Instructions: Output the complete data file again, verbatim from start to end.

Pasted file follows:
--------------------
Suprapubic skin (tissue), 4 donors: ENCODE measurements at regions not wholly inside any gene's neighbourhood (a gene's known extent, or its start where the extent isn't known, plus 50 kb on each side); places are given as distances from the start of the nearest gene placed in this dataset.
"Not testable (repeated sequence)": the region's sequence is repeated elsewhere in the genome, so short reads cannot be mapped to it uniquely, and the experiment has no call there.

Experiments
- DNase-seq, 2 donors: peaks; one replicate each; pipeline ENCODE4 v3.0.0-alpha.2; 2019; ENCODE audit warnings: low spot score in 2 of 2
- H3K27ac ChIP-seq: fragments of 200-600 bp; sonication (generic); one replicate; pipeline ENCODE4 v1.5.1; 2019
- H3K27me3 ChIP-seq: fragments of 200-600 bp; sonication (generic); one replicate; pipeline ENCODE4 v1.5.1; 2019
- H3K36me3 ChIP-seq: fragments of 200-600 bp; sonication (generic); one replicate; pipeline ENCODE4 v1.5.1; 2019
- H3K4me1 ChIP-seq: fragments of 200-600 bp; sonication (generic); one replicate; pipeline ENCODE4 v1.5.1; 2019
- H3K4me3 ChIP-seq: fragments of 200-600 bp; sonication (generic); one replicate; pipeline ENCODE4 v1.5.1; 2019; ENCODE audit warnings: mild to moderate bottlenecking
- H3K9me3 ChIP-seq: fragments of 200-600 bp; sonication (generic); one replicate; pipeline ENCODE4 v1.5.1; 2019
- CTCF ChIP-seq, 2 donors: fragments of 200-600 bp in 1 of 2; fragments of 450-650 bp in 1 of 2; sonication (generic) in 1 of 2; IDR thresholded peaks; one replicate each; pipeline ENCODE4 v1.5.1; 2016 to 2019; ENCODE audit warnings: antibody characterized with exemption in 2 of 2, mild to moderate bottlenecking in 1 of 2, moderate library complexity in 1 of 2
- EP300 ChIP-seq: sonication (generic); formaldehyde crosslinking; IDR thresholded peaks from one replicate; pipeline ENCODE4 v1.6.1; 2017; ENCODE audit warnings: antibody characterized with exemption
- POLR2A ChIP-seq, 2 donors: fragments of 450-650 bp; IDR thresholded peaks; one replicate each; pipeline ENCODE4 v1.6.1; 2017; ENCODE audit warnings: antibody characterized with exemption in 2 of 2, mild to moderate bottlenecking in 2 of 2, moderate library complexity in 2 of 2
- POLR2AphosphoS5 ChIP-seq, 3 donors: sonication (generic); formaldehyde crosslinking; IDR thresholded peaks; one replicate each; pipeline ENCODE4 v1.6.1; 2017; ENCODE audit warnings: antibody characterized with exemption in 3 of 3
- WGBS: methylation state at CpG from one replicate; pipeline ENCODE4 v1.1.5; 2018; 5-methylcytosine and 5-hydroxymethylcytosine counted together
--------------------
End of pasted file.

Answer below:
Suprapubic skin (tissue), 4 donors: ENCODE measurements at regions not wholly inside any gene's neighbourhood (a gene's known extent, or its start where the extent isn't known, plus 50 kb on each side); places are given as distances from the start of the nearest gene placed in this dataset.
"Not testable (repeated sequence)": the region's sequence is repeated elsewhere in the genome, so short reads cannot be mapped to it uniquely, and the experiment has no call there.

Experiments
- DNase-seq, 2 donors: peaks; one replicate each; pipeline ENCODE4 v3.0.0-alpha.2; 2019; ENCODE audit warnings: low spot score in 2 of 2
- H3K27ac ChIP-seq: fragments of 200-600 bp; sonication (generic); one replicate; pipeline ENCODE4 v1.5.1; 2019
- H3K27me3 ChIP-seq: fragments of 200-600 bp; sonication (generic); one replicate; pipeline ENCODE4 v1.5.1; 2019
- H3K36me3 ChIP-seq: fragments of 200-600 bp; sonication (generic); one replicate; pipeline ENCODE4 v1.5.1; 2019
- H3K4me1 ChIP-seq: fragments of 200-600 bp; sonication (generic); one replicate; pipeline ENCODE4 v1.5.1; 2019
- H3K4me3 ChIP-seq: fragments of 200-600 bp; sonication (generic); one replicate; pipeline ENCODE4 v1.5.1; 2019; ENCODE audit warnings: mild to moderate bottlenecking
- H3K9me3 ChIP-seq: fragments of 200-600 bp; sonication (generic); one replicate; pipeline ENCODE4 v1.5.1; 2019
- CTCF ChIP-seq, 2 donors: fragments of 200-600 bp in 1 of 2; fragments of 450-650 bp in 1 of 2; sonication (generic) in 1 of 2; IDR thresholded peaks; one replicate each; pipeline ENCODE4 v1.5.1; 2016 to 2019; ENCODE audit warnings: antibody characterized with exemption in 2 of 2, mild to moderate bottlenecking in 1 of 2, moderate library complexity in 1 of 2
- EP300 ChIP-seq: sonication (generic); formaldehyde crosslinking; IDR thresholded peaks from one replicate; pipeline ENCODE4 v1.6.1; 2017; ENCODE audit warnings: antibody characterized with exemption
- POLR2A ChIP-seq, 2 donors: fragments of 450-650 bp; IDR thresholded peaks; one replicate each; pipeline ENCODE4 v1.6.1; 2017; ENCODE audit warnings: antibody characterized with exemption in 2 of 2, mild to moderate bottlenecking in 2 of 2, moderate library complexity in 2 of 2
- POLR2AphosphoS5 ChIP-seq, 3 donors: sonication (generic); formaldehyde crosslinking; IDR thresholded peaks; one replicate each; pipeline ENCODE4 v1.6.1; 2017; ENCODE audit warnings: antibody characterized with exemption in 3 of 3
- WGBS: methylation state at CpG from one replicate; pipeline ENCODE4 v1.1.5; 2018; 5-methylcytosine and 5-hydroxymethylcytosine counted together